Underwriters tell me that many lawyers simply do not appreciate the importance of a malpractice insurance application. They share that answers to questions on some applications appear to have been hurriedly written and thus provide little to no useful information. At other times they come across applications that are sloppy and incomplete. This makes me wonder whether the person or persons who filled out these apparently rushed applications fully appreciated that an indirect message was being sent, perhaps a message that they would rather have not sent. More importantly, my suspicion is that these folks also gave little to no thought about providing additional information that might not have been asked for but which could be significant to the underwriting process and ultimately beneficial to the firm. It truly is a lost opportunity when it happens.
Yes, an insurance underwriter will review everything that a law firm provides in its application and obviously a great deal can be learned about a firm from the specific information provided. However, the way a firm treats the application process can tell an underwriter even more. When a firm has had its renewal application for 90 days but ends up not returning it until just before the reapplication deadline, is the firm telling the underwriter something about how the firm’s lawyers treat critical deadlines with client files? When the underwriter calls to obtain additional information from the firm and the phone call is not promptly returned, and sometimes even multiple calls are never returned, what does that say about the firm’s practice when it comes to returning phone calls to clients? What might a sloppy or incomplete application say about a firm’s attention to detail in and quality control of client files? Taken together, what might all of the above examples say to an underwriter about attorney workloads at the firm? The issues raised in these questions are significant issues to a malpractice insurance underwriter as they speak to the overall risk exposure of a firm. The actions or inactions of lawyers during the underwriting process will leave an impression and impressions count with insurance carriers, just as they do with clients.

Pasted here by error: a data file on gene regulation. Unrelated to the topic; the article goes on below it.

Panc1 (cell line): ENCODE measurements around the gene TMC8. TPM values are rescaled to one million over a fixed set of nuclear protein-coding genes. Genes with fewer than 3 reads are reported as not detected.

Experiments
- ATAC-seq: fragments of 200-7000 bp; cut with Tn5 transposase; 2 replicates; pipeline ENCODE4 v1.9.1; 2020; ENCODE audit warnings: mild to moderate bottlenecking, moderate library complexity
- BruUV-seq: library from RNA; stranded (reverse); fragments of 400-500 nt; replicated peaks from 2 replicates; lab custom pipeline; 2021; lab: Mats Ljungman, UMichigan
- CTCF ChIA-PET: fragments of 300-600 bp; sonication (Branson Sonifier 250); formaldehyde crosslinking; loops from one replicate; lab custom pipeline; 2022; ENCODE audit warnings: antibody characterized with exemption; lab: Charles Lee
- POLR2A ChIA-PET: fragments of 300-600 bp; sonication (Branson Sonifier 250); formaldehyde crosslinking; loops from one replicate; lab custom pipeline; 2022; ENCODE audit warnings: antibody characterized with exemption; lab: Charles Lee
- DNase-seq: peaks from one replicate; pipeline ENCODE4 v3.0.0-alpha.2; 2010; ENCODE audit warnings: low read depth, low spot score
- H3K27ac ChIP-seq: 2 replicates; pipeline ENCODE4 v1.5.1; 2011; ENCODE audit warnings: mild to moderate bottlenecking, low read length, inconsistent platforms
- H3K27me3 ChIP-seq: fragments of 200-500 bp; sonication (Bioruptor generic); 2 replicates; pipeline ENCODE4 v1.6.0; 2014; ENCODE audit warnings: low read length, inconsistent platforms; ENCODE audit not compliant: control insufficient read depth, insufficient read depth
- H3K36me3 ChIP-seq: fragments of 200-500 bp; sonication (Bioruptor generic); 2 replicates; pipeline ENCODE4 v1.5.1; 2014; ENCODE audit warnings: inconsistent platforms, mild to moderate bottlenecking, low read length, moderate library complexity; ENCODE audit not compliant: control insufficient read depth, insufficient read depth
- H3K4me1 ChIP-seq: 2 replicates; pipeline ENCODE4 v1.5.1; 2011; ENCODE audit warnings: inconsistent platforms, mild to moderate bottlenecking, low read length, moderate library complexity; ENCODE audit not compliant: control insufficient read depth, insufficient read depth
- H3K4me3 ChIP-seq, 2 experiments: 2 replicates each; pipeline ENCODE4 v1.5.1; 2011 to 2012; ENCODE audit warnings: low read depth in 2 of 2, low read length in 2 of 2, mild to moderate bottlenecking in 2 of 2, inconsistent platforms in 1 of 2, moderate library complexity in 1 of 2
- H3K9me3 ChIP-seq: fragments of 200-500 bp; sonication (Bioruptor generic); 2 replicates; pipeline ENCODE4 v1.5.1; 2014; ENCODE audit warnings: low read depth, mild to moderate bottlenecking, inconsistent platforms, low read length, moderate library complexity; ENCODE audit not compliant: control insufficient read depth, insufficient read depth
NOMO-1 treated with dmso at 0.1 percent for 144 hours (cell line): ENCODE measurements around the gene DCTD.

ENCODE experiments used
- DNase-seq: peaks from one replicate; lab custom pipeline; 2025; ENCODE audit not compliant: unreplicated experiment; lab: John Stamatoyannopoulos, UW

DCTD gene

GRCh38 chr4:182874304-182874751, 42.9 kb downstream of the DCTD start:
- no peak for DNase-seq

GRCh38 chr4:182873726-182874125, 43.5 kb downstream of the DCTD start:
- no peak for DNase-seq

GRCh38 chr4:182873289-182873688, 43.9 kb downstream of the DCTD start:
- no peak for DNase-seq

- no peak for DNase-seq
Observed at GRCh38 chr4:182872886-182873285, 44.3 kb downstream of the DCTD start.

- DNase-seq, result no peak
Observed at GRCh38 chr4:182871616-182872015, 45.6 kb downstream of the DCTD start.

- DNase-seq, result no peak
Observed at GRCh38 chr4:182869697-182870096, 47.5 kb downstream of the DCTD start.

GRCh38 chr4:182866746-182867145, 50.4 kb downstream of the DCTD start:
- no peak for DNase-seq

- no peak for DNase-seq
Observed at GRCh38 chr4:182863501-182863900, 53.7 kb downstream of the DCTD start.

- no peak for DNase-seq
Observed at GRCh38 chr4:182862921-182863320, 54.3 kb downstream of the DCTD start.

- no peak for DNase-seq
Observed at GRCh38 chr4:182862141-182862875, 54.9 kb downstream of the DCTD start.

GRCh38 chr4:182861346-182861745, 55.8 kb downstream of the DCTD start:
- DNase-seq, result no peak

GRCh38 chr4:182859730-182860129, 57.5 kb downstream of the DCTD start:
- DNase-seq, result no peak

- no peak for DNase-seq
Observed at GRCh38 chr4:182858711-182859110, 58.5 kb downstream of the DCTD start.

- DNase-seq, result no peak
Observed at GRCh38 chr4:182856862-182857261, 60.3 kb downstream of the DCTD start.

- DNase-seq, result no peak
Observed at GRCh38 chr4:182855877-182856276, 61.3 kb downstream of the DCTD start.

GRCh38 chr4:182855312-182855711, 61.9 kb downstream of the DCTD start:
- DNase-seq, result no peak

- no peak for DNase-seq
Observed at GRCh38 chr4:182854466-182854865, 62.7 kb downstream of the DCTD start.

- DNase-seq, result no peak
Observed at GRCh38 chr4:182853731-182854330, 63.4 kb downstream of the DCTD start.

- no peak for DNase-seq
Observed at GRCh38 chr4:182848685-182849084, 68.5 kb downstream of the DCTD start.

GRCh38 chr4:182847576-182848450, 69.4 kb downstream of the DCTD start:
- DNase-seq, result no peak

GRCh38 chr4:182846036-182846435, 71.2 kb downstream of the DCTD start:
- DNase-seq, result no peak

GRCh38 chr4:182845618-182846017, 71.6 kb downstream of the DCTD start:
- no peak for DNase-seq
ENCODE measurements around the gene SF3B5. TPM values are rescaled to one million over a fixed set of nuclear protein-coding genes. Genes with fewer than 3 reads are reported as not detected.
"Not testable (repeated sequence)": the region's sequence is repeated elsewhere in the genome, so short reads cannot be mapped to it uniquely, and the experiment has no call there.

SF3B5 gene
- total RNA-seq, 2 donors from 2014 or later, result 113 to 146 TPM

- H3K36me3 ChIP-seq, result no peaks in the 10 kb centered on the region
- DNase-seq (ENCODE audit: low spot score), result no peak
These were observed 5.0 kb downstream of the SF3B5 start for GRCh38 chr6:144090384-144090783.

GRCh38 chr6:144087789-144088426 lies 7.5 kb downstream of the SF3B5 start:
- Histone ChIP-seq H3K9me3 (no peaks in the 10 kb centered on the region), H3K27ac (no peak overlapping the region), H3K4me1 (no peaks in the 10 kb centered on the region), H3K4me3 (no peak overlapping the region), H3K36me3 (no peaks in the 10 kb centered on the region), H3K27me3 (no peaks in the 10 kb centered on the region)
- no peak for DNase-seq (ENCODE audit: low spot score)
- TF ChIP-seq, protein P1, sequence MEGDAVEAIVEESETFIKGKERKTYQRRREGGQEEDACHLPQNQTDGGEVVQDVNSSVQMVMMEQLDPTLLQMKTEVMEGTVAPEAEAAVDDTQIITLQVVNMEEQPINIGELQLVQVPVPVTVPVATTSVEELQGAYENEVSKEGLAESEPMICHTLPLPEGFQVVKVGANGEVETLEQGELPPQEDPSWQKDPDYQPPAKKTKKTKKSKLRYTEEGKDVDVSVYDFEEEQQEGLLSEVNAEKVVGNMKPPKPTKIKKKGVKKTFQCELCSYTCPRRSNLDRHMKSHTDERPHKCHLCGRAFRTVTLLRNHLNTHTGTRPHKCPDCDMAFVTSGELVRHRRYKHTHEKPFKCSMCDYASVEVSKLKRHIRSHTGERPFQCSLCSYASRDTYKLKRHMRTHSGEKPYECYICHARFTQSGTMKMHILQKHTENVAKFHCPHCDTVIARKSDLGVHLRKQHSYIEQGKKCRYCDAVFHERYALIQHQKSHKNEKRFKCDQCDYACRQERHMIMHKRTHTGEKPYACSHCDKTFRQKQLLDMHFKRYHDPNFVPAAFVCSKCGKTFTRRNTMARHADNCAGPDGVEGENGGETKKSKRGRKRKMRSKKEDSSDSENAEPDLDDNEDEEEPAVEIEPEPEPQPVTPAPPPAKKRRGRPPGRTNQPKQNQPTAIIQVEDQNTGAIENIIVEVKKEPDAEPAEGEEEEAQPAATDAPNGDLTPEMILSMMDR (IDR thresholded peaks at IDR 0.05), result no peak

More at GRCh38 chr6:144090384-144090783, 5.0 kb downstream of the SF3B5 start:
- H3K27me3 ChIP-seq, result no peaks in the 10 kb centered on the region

In order to set the best impression, it is imperative that you thoroughly answer all the questions in an insurance application. Explain the firm’s unique situations and/or relationships. Make sure the application and any accompanying documentation is consistent or take the time to explain any inconsistencies. For example, if your application indicates that you have three partners and two associates, but your letterhead indicates that you have five attorneys and two of-counsel attorneys, explain the discrepancy. If an answer to a question requires further explanation, that’s okay. Provide a thorough response so that any concerns the underwriter might have can be alleviated upfront. Try to submit the application 45 days prior to the requested coverage date. And yes, neatness counts. Most insurers prefer typed applications simply because handwritten forms are often difficult, if not impossible, to read. Trust me. I’ve looked at a few that you wouldn’t believe an attorney actually sent in.